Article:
By: Tim Lehman

Students will now combine what they have learned about area and the Pythagorean Theorem. They will find the area of different regular polygons.

The students first need to construct the regular
polygons on GSP. A hexagon is a good place to start. After constructing
the hexagon, its area should be found. First, we can see the hexagon
can be divided into six congruent triangles. The triangles are
also equilateral.** How do we
know they are equilateral?**

If the area of the triangles can be found, then the area of the hexagon will immediately follow. Because the triangles are equilateral, all of their sides are equal. Let's assume the length each side of the hexagon is 1 unit.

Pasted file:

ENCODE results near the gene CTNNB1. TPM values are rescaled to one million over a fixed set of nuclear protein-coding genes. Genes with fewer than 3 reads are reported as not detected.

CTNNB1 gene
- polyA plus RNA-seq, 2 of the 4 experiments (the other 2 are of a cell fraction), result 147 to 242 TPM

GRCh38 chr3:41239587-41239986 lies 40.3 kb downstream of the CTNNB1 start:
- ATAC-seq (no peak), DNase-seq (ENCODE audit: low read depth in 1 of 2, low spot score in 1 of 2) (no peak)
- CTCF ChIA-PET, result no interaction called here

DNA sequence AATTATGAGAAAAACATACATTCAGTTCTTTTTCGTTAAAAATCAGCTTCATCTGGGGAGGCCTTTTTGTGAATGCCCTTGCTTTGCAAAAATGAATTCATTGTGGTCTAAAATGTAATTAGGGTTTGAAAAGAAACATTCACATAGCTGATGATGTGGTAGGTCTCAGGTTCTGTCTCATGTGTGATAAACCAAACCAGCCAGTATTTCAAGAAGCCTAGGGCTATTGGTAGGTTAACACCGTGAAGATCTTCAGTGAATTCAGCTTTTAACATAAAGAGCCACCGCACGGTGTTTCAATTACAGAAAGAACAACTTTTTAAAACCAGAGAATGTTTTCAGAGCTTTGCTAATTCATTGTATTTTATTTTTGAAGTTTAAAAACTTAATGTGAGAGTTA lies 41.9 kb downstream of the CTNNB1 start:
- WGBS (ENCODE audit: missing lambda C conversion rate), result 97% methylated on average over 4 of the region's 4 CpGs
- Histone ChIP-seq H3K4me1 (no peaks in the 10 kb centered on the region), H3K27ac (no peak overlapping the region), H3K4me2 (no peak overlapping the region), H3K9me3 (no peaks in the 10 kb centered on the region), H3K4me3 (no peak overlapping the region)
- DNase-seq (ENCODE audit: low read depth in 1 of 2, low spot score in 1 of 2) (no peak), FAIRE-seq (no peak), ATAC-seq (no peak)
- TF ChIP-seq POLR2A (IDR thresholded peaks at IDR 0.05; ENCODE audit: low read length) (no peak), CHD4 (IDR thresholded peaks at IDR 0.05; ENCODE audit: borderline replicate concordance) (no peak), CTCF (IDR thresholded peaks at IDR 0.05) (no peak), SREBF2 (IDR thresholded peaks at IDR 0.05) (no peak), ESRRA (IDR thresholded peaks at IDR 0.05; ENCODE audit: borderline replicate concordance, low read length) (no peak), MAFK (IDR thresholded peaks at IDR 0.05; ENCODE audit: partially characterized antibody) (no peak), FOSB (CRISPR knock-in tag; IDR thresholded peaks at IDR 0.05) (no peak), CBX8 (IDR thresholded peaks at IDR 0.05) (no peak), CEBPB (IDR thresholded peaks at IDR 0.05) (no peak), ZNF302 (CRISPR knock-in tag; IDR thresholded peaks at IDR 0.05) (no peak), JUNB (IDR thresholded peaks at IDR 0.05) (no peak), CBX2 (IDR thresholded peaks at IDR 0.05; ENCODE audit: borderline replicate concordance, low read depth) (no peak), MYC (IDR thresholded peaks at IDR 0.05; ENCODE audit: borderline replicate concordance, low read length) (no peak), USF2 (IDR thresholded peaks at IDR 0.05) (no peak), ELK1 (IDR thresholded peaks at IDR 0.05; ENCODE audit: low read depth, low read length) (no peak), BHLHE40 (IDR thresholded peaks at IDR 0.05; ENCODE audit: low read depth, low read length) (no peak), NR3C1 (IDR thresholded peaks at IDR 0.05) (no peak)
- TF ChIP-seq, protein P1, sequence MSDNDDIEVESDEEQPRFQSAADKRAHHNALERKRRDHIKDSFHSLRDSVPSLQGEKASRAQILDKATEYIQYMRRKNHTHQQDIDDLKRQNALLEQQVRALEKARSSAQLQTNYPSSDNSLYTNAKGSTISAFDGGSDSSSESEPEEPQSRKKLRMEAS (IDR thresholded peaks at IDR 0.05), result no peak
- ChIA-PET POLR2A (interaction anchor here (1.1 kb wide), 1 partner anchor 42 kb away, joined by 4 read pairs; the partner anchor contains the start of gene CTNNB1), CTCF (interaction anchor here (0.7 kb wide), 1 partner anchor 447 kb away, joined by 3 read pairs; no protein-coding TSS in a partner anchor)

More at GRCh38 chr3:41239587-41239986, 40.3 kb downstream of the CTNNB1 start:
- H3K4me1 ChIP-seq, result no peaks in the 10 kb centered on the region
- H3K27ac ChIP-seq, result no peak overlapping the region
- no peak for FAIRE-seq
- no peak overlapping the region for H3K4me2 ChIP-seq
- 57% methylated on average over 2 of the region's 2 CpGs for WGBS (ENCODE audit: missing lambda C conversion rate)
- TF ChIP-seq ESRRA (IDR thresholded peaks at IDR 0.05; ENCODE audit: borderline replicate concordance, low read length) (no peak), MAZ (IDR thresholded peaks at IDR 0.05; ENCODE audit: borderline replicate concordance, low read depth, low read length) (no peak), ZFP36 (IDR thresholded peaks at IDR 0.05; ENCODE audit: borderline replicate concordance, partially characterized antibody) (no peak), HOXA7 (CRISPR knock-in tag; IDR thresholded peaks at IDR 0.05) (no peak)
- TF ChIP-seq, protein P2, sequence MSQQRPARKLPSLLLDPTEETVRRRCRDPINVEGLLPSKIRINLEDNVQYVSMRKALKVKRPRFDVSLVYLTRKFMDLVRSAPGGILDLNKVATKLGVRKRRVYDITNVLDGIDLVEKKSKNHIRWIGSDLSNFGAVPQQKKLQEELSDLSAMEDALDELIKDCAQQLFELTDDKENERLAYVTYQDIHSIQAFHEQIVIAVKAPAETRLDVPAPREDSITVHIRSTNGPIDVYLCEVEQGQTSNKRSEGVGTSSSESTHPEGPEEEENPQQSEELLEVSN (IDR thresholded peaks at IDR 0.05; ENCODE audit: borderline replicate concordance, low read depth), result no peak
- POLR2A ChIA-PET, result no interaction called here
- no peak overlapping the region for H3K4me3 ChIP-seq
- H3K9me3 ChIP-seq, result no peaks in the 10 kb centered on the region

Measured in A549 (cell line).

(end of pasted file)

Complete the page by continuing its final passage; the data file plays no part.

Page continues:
By using the Pythagorean Theorem, we can find
the height (in blue) of the triangle and, thus, the area of the
hexagon. **Click here** for
a GSP sketch of a hexagon.

Students with an understanding of trigonometry
can then go on to work on other polygons. For those who do not,
the students can be provided a trig table or be provided the lengths
needed. This would still leave the challenge of constructing the
polygons (**click here** for
an octogon with construction lines and **here**
for one without) and applying the theorem.